Let us move on to the high profile cases that the Opposition say are bringing the 2003 Act into disrepute. The motion, for understandable reasons, does not specifically mention which cases those are, but one of them, as we have discussed, must be that of the so-called NatWest three, whose extradition was vigorously opposed by many Opposition Members. That was despite the fact that there was “reasonable suspicion” of their involvement in a major case of fraud, which, in turn, played a role in the Enron scandal that deprived 21,000 people of their jobs and many more of their pensions and life savings.

I was at the Department of Trade and Industry at the time of the NatWest three marches and protests, so I recall that, as in the other current case to which I assume the motion refers, it was claimed that the NatWest three should be tried on British soil. The High Court was clear on this matter: the case had substantial connections with the United States and could properly be tried there. It was claimed by those campaigning against extradition that the NatWest three would be denied bail and would spend two years in a maximum-security prison—they were, in fact, granted bail and the trial was delayed only at their instigation. When it was tried in November 2007, they pleaded guilty to fraud and were each sentenced to 37 months. Following short periods spent in US prisons, they are now serving the remainder of their sentences in the UK. I understand how the public become involved in high-profile cases, but it is difficult to understand how cases are not reported so accurately when they go from being high profile to low profile and how the actual experience of the NatWest three can be left completely out of the argument now raging about Gary McKinnon.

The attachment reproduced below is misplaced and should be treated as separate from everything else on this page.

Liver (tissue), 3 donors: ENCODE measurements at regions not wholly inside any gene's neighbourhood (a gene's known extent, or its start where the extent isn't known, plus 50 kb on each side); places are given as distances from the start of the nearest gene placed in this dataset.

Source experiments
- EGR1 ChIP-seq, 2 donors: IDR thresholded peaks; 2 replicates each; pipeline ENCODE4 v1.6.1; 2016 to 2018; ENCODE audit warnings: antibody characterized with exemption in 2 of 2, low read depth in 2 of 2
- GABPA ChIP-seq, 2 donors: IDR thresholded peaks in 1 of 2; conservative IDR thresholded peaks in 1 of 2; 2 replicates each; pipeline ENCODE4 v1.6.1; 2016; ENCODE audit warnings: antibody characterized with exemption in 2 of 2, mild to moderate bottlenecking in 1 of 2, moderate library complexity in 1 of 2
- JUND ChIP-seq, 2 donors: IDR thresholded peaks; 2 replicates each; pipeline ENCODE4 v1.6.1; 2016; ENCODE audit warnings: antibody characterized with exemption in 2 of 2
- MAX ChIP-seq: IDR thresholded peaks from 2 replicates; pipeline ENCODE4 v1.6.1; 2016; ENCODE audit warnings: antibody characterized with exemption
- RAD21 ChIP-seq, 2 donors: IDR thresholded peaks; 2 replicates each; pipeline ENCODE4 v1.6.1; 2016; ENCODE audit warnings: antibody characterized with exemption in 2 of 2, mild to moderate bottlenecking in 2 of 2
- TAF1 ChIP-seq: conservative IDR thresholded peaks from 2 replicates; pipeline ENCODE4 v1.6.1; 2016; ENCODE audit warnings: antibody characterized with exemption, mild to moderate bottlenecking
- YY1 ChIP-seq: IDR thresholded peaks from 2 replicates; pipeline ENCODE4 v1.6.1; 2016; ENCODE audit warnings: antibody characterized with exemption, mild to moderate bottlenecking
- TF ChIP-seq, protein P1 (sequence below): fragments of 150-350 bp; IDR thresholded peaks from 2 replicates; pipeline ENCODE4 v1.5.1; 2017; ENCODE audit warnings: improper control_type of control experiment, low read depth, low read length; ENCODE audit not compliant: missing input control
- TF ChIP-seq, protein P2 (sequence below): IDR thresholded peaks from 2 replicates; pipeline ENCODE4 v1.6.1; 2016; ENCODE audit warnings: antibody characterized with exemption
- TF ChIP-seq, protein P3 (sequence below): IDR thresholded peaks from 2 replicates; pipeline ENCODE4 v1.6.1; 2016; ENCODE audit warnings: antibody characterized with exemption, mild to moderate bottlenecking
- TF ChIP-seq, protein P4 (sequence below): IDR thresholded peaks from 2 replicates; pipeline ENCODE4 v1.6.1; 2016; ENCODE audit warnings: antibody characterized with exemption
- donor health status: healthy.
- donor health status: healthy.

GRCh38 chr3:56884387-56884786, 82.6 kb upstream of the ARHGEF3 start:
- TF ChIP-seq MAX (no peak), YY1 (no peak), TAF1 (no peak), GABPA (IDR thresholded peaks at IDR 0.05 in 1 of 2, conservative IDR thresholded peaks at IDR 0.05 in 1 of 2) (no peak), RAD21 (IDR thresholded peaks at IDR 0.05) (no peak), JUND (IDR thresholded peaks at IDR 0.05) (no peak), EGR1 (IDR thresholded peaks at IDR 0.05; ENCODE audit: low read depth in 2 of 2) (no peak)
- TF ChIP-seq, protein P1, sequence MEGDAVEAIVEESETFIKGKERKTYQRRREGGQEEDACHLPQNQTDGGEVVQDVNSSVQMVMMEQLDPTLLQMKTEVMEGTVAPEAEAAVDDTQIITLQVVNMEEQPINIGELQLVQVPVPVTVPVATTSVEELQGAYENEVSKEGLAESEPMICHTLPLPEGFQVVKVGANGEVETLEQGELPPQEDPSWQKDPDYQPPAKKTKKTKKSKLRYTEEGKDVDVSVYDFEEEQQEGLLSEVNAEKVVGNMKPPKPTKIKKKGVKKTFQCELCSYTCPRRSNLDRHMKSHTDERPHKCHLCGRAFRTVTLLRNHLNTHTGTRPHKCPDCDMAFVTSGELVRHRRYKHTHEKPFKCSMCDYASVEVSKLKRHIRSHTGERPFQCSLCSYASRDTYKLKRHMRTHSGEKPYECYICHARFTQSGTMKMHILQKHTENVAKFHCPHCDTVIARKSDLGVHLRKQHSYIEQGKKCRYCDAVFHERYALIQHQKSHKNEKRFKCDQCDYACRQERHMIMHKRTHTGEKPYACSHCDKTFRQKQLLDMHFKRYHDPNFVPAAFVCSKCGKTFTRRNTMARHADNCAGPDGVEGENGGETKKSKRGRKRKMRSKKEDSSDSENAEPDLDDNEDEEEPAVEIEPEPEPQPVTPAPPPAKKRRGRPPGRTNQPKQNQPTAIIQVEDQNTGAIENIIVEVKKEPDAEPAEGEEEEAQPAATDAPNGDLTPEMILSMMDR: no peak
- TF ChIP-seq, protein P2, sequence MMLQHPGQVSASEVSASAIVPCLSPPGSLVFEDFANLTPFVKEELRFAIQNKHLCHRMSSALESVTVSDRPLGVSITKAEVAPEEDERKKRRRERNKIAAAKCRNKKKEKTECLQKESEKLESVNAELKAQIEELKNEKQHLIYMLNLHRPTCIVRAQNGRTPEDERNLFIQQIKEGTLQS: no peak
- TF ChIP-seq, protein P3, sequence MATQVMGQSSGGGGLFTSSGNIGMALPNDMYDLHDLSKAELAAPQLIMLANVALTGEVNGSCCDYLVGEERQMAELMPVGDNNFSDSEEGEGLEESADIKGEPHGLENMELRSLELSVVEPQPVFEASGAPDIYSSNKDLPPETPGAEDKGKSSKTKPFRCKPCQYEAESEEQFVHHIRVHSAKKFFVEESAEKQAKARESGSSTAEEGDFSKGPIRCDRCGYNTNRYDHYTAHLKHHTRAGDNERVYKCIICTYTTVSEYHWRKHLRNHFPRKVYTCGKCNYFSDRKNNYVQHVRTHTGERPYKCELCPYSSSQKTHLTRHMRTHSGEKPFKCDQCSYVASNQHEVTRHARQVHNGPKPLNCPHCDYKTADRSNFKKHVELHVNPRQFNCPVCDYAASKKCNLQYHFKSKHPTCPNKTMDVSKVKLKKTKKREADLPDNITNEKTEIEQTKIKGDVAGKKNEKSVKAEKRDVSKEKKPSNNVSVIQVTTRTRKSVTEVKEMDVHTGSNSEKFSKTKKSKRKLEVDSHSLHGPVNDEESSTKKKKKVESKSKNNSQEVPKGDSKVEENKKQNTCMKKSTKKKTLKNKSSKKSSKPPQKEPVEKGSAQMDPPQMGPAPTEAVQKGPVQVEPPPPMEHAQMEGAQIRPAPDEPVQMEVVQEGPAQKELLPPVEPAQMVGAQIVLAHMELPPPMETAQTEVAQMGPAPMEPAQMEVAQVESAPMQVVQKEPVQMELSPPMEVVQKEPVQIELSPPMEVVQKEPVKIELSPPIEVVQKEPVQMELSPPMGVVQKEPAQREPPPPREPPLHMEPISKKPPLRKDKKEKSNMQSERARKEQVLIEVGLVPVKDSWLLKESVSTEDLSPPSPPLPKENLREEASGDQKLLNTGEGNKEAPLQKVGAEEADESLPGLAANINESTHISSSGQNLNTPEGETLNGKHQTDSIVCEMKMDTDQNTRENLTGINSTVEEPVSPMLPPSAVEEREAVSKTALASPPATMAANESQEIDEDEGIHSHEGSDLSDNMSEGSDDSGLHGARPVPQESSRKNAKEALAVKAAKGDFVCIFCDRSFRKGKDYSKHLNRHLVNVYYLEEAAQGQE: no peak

If the Home Secretary is interested in the experience of the NatWest three, who include Mr. Gary Mulgrew, he should consult his fellow Labour party member, Mrs. Trish Godman, who is an MSP and the mother of Mr. Mulgrew. I have kept in touch with her, as I did with Mr. Mulgrew during his imprisonment. She has made it clear, as indeed has he, that such was the nature of the prosecution and the implied threat behind it that he was compelled to accept a plea bargain—that is not unusual in the United States, where prosecutors traditionally load the prosecution in the hope of encouraging accused persons to try to do the best they can by offering a plea to a reduced charge. If the right hon. Gentleman is anxious to deal with that matter, he should be more aware of the circumstances before he seeks to draw inferences from it.